A spokesperson for the Council on American-Islamic Relations (CAIR), America’s largest Muslim civil liberties and advocacy organization, said it is a failure in school leadership to not provide accommodations.

“It demonstrates that they just don’t care or that they are negligent or that they are not paying attention to a segment of their constituency. State leaders help to set the tone for how school systems operate in the sense that their policy and politics can help provide leverage for a school system to put forth a culture that demonstrates a commitment to diversity,” CAIR spokesperson Zainab Chaudry said. “State leaders definitely have a very powerful role to play in changing the culture.”

This week, CAIR offered a webinar to inform parents of their legal rights to request Ramadan accommodations at school. CAIR and other organizations also provide educators with supplemental cultural competency instruction and training materials

“Sometimes, it poses logistical challenges. I’m not going to say that there is an easy answer; there isn’t,” Chaudry said. “Sometimes you really have to sit down and have the hard, uncomfortable conversations … [but] in the end; those conversations are worth it. On an individual level, it tells a child, ‘You matter.’”

On a national level, Chaudry said it’s “definitely a work in progress.”

“There are some parts of the country where we see more progress than others. It matters who is in charge and their commitment to student voices. There is definitely a lot of work to be done,” she said.

Muslim students gather at a leadership conference.

Students gather at the 2019 Muslim Youth Leadership Symposium (MYLS), an event that encourages civic and political engagement among American Muslim youth. Photo by Omar Al Saray/CAIR

A 2020 poll by the Institute for Social Policy and Understanding (ISPU) found that younger Muslims, ages 19 to 29, are most likely to experience religious discrimination. Half of Muslim families have at least one child in K-12 who was bullied in the past year because of their religion. According to the poll, in a quarter of these instances, an adult teacher or other school official perpetrates the bullying. Additionally, just under 90 percent of young Muslims said religion is important to them. 

More recent data from ISPU’s American Muslim Poll 2022, which will be publicly released in full in August, showed that “the decision to support the practicing of their faith matters to a sizable percentage of American Muslims,” ISPU executive director Meira Neggaz said.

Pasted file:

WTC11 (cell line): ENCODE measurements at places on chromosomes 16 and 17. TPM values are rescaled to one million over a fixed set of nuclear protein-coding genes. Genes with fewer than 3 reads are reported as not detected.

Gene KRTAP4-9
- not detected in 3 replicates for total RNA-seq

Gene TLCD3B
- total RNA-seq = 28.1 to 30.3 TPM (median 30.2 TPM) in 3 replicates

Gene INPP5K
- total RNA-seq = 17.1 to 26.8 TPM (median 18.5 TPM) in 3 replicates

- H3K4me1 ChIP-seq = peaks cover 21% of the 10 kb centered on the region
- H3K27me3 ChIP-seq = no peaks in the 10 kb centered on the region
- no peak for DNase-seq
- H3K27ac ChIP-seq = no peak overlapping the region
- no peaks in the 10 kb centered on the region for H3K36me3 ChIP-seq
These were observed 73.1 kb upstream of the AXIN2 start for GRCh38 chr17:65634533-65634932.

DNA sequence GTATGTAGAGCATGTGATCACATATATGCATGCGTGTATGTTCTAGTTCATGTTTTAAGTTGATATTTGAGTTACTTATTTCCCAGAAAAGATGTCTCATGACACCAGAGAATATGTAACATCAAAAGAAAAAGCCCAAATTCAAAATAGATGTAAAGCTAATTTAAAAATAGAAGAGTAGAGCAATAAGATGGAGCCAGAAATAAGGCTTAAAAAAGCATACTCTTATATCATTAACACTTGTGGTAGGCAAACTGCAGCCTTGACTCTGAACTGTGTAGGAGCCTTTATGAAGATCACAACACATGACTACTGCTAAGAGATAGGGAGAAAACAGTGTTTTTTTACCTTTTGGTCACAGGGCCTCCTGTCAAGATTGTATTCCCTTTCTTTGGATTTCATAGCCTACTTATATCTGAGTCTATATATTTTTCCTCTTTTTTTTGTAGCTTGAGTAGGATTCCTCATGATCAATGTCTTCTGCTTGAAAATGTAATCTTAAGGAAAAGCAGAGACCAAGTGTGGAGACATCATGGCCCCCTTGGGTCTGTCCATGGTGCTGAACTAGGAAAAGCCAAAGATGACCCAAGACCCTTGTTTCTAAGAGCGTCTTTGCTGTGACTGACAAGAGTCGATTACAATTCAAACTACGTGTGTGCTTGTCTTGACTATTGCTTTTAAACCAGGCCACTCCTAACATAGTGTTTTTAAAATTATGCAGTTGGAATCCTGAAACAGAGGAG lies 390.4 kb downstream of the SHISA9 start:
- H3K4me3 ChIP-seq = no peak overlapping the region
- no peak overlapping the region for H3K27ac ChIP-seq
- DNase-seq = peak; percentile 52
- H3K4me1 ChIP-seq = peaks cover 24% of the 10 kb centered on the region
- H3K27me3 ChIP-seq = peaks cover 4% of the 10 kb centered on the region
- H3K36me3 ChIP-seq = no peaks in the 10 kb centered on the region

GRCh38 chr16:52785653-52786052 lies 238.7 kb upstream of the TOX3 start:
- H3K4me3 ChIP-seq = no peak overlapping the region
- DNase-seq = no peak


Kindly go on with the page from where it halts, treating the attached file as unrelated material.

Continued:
The findings show that 40 percent of Muslims in the U.S. have school-age children, a significantly higher percentage than other faith groups  – save for Catholics, who are the next highest at 35 percent. Neggaz said among those who have school-age children, 72 percent send them to public school.

“The concessions that we request are simple and reasonable accommodations. These are pretty basic. We don’t feel like it’s unreasonable,” Chaudry said. “There isn’t a price tag, cost, or obstacle that would prohibit schools from accommodating these requests. A lot is just educating school systems on what the needs are, and that is where the cultural diversity training comes in.

It is why during this year’s Ramadan, Louisiana parents are asking state Superintendent of Education Cade Brumley to do more. Parents say the successes are easier to track in schools that have been more intentional about diversity, equity, and inclusion. 

Bayan Odeh’s 12- and 17-year-old sisters attend a public school in Gretna, a small city just outside of New Orleans. Over the last few years, she said that as the Muslim student population grew, so did the accommodations when parents became more vocal.

“The difference between now and five years ago is huge. Thankfully, [my sisters] don’t have to hide. They do not have to go on the side or be shy about who they are,” Odeh said. “Every time they come back and complain, it hurts me. The less they complain, the better I feel, and my heart is reassured.”

For Odeh’s sisters, this Ramadan, which celebrates the month God revealed the Quran, is making for a more peaceful observance, and she says it has opened doors with classmates of other faiths.